Where I’ve Been #9: Wales & Northern Ireland, Spring 2010Posted: August 3, 2016
Welcome to Travel Month on 14 Shades of Grey! While I’m off to Europe, please enjoy these posts about travels I’ve done in the past.
After a day and a half in London, I took a bus (it was cheaper than train) to Aberystwyth, Wales, where I stayed with some friends for a couple of days. I’m glad I went there instead of more popular Welsh towns like Cardiff, because it’s quieter and feels more authentic somehow. And even though I didn’t take the train from London, my love for train travel was more than fulfilled when I took the steam train on the Vale of Rheidol Railway to see Devil’s Bridge and Mynach Falls. You can’t help but feeling a bit like a Victorian day-tripper as you rattle along in a steam train through the Welsh landscape. Everything was unbelievably green, even to eyes used to lush tropical vegetation like mine. It was beautiful.
From Aberystwyth, I took the train to Edinburgh, but Scotland needs its own post, so I’m going to skip ahead to Northern Ireland. I’ve always had a soft spot for Northern Ireland because my favorite band of all time, Snow Patrol, came from there. Belfast is a perfectly lovely city (pro tip: I stayed in Queen’s University area, which is near the beautiful botanic garden and has a lot of nice, cheap places to eat), but it didn’t leave a lot of impressions on me, except for all the sad and violent history I heard on the walking tour of the city.
No, the highlight of my Northern Ireland trip is the Giant’s Causeway day tour. When we left Belfast, it was a hazy, cloudy morning, but as we got closer to the coast, it began to clear up, and I finally understood why Ireland is called “The Emerald Island”. I wish I could’ve stayed longer and seen more of the coast.
As for the Giant’s Causeway, for those of you who don’t know, it’s a stretch of basalt rock columns, which according to legend, is the remnant of a causeway built by a giant to meet his foe. It looks unreal – as you can see (we have something similar in Vietnam, called the Cliff of Stone Plates, but it’s much smaller):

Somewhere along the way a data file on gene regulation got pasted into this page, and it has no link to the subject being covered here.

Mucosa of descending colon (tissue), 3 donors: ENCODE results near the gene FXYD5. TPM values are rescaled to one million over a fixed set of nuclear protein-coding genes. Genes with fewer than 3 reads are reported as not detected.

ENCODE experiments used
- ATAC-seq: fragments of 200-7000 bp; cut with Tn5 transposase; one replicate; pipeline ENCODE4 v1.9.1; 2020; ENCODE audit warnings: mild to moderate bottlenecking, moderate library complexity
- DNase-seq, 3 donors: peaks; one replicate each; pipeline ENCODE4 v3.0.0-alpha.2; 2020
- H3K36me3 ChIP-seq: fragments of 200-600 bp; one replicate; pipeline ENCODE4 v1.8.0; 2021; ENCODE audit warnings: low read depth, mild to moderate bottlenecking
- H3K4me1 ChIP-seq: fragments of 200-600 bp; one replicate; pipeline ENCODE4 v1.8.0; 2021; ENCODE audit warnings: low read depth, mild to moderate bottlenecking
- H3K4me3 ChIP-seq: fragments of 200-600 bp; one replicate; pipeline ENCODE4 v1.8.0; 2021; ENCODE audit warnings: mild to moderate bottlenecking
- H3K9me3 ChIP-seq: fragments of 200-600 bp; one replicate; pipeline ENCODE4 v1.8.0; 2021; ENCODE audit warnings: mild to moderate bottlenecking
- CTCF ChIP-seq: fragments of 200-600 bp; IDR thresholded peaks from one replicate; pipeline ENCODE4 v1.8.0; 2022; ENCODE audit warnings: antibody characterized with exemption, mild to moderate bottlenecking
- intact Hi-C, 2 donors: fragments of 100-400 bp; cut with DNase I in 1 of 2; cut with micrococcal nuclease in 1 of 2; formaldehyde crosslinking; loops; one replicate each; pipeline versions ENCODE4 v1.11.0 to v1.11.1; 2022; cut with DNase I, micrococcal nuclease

We also stopped by the Carrick-a-Rede Bridge, a rope bridge strung between the mainland and a tiny island. I’m terribly scared of heights, so I didn’t know what possessed me to walk across it, but I did! Twice! (Well, the second time I had no choice. Once you reach the island, you have to cross the bridge again to get back, or else they’ll have to send out a helicopter to get you.)
Now, I’m going to close this post with a cautionary tale. See, I flew into Belfast from Edinburgh, but I flew out of Belfast back to London, so I booked my flights with two different airlines. What I didn’t know was that Belfast has two airports, and these airlines don’t operate out of the same one. You can probably guess what happened: on the day of my flight, I went to the first airport, only to realize I couldn’t find my check-in counter anywhere. Luckily there was a shuttle between the two airports, and I arrived early enough that I managed to make it to the other airport on time. So the moral of the story is: always go to the airport early, and for God’s sake, check your ticket!